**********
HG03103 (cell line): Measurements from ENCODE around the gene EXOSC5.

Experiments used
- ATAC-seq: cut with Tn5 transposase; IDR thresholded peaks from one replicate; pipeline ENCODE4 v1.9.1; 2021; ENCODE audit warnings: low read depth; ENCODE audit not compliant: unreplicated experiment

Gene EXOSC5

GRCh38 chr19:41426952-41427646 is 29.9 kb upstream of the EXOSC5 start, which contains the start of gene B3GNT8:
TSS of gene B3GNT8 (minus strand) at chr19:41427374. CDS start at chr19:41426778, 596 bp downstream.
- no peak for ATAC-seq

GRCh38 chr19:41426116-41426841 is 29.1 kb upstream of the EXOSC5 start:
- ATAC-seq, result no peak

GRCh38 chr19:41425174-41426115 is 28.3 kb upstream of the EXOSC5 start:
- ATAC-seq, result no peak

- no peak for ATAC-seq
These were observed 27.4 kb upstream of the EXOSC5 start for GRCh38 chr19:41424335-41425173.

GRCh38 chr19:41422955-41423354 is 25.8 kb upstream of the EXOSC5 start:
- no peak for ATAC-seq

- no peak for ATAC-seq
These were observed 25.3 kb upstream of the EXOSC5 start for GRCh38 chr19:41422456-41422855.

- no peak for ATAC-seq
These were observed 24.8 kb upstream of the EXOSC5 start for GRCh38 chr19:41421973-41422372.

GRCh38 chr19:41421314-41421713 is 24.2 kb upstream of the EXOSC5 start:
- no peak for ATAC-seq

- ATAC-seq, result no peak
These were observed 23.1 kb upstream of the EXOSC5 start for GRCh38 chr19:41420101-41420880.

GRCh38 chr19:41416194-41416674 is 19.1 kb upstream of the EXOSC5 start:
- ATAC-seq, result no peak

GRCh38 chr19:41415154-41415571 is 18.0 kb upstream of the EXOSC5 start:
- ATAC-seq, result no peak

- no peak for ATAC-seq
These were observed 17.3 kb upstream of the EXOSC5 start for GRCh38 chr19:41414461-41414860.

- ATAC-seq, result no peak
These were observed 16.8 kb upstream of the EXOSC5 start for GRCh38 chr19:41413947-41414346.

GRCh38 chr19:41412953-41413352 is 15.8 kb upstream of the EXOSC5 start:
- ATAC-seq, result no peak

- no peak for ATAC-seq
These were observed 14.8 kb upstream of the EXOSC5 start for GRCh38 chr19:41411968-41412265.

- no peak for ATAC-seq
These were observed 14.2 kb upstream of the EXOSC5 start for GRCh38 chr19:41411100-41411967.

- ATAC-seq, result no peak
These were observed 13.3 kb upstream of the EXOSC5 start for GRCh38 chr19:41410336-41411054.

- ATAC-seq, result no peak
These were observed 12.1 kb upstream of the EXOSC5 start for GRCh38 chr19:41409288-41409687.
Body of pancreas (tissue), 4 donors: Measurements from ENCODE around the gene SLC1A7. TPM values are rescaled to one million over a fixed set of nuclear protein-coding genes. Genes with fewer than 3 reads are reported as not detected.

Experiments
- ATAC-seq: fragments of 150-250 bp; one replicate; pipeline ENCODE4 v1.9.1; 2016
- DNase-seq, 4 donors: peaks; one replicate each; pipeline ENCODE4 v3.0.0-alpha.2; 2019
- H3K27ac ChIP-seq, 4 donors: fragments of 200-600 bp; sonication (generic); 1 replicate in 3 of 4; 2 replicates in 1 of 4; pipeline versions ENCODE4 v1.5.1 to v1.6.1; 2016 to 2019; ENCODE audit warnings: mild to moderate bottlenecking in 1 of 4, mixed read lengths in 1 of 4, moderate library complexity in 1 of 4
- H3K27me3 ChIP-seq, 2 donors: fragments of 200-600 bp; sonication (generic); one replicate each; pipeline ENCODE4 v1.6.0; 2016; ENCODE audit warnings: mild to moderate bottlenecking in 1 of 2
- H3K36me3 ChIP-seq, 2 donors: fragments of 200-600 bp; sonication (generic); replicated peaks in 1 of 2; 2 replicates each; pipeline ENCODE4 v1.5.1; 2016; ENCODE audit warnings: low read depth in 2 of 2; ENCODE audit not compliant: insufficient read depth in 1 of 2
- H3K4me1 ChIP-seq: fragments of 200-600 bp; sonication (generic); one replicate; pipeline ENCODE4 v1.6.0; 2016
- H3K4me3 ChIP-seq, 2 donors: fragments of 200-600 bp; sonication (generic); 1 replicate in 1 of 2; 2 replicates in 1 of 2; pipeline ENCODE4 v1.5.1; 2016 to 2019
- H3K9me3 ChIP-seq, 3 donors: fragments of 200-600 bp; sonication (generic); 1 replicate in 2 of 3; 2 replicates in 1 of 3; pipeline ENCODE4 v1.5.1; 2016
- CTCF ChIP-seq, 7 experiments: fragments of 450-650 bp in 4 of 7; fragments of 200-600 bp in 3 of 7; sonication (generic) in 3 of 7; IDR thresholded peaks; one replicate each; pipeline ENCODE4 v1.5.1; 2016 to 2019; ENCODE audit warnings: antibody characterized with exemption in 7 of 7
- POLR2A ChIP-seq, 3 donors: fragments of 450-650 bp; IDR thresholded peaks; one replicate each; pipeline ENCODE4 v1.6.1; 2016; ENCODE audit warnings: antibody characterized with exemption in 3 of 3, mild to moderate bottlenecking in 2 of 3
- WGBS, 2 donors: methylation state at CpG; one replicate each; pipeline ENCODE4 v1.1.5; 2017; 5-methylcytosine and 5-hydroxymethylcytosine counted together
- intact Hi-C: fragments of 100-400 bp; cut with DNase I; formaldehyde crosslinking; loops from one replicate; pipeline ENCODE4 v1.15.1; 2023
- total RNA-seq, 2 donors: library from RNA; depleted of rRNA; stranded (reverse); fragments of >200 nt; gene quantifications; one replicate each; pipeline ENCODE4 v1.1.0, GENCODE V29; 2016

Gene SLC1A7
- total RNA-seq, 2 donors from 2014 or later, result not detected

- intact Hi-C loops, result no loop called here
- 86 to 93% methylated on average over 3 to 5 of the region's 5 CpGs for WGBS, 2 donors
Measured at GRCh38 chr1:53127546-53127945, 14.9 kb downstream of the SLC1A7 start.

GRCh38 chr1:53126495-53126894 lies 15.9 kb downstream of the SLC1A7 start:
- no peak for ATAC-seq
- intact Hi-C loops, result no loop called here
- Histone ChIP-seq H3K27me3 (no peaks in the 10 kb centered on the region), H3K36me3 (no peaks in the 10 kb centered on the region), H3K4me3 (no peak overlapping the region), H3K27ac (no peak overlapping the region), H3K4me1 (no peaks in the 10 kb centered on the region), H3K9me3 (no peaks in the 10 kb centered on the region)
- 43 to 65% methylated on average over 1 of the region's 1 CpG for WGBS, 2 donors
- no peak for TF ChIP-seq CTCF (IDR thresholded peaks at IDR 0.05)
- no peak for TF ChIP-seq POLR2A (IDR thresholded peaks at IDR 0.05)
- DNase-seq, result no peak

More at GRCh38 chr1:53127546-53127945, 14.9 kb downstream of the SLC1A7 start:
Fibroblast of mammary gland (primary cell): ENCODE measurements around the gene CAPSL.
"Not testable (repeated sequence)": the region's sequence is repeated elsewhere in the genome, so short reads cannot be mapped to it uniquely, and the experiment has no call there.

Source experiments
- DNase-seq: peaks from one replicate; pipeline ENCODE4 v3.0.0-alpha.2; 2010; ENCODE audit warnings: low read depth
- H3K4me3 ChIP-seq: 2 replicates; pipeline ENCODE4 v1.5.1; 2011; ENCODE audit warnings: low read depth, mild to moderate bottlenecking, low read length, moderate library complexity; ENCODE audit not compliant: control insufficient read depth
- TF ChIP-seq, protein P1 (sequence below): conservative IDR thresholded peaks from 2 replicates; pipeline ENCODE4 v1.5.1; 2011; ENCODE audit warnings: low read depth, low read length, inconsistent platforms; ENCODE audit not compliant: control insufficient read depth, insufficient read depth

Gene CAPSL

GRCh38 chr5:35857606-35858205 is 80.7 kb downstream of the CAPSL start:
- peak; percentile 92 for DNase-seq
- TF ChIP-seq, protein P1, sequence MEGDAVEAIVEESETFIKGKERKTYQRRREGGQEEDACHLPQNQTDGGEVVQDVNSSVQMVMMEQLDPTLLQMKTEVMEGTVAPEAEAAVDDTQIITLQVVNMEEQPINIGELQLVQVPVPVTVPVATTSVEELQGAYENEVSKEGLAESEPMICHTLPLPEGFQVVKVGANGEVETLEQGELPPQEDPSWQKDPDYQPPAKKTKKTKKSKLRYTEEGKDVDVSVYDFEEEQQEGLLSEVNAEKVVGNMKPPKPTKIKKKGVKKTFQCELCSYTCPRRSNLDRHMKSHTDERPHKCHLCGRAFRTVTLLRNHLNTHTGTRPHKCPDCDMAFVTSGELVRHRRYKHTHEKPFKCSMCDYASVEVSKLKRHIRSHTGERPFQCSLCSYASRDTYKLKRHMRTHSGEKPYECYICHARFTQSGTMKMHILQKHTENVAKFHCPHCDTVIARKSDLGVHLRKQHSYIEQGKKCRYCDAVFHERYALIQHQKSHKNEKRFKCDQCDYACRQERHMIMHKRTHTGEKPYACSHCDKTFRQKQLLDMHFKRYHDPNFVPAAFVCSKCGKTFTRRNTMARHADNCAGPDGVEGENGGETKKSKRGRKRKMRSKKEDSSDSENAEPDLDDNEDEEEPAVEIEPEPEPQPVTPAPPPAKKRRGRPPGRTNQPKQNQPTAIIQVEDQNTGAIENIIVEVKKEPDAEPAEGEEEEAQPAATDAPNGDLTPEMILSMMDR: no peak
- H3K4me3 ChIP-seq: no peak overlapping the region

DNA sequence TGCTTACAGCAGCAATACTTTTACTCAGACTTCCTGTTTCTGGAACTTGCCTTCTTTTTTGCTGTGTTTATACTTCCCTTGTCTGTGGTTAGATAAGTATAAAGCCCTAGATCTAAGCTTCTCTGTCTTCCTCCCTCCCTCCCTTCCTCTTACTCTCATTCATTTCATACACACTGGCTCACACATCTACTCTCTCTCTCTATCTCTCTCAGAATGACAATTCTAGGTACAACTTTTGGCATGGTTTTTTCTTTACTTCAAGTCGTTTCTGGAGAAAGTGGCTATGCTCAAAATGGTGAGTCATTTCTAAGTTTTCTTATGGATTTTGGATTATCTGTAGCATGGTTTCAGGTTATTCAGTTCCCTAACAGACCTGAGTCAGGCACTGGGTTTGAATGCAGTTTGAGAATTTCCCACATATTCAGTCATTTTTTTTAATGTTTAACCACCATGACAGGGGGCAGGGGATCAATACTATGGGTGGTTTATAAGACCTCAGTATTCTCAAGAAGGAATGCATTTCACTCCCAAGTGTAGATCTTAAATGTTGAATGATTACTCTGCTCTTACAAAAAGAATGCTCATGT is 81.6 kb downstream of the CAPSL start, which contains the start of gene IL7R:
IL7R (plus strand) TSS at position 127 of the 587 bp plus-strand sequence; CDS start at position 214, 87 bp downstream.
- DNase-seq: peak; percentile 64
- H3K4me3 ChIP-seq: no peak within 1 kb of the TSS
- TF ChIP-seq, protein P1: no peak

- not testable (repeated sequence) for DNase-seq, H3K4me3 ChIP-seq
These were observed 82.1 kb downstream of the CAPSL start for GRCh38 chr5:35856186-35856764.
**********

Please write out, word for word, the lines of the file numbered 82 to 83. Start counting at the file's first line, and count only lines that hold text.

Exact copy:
DNA sequence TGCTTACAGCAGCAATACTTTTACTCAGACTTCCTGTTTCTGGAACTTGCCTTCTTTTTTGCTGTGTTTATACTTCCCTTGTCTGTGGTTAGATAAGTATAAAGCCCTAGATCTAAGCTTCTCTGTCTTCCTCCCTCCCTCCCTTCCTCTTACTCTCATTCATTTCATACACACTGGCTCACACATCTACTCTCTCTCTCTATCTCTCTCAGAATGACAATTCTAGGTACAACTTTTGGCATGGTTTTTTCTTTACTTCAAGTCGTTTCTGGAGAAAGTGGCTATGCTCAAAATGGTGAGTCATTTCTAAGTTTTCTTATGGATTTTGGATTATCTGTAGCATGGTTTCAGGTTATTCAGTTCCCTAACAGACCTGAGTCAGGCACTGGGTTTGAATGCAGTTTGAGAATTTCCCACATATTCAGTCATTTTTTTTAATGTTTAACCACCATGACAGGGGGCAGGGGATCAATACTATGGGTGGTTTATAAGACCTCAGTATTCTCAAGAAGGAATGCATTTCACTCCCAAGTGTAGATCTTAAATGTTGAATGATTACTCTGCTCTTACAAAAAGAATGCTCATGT is 81.6 kb downstream of the CAPSL start, which contains the start of gene IL7R:
IL7R (plus strand) TSS at position 127 of the 587 bp plus-strand sequence; CDS start at position 214, 87 bp downstream.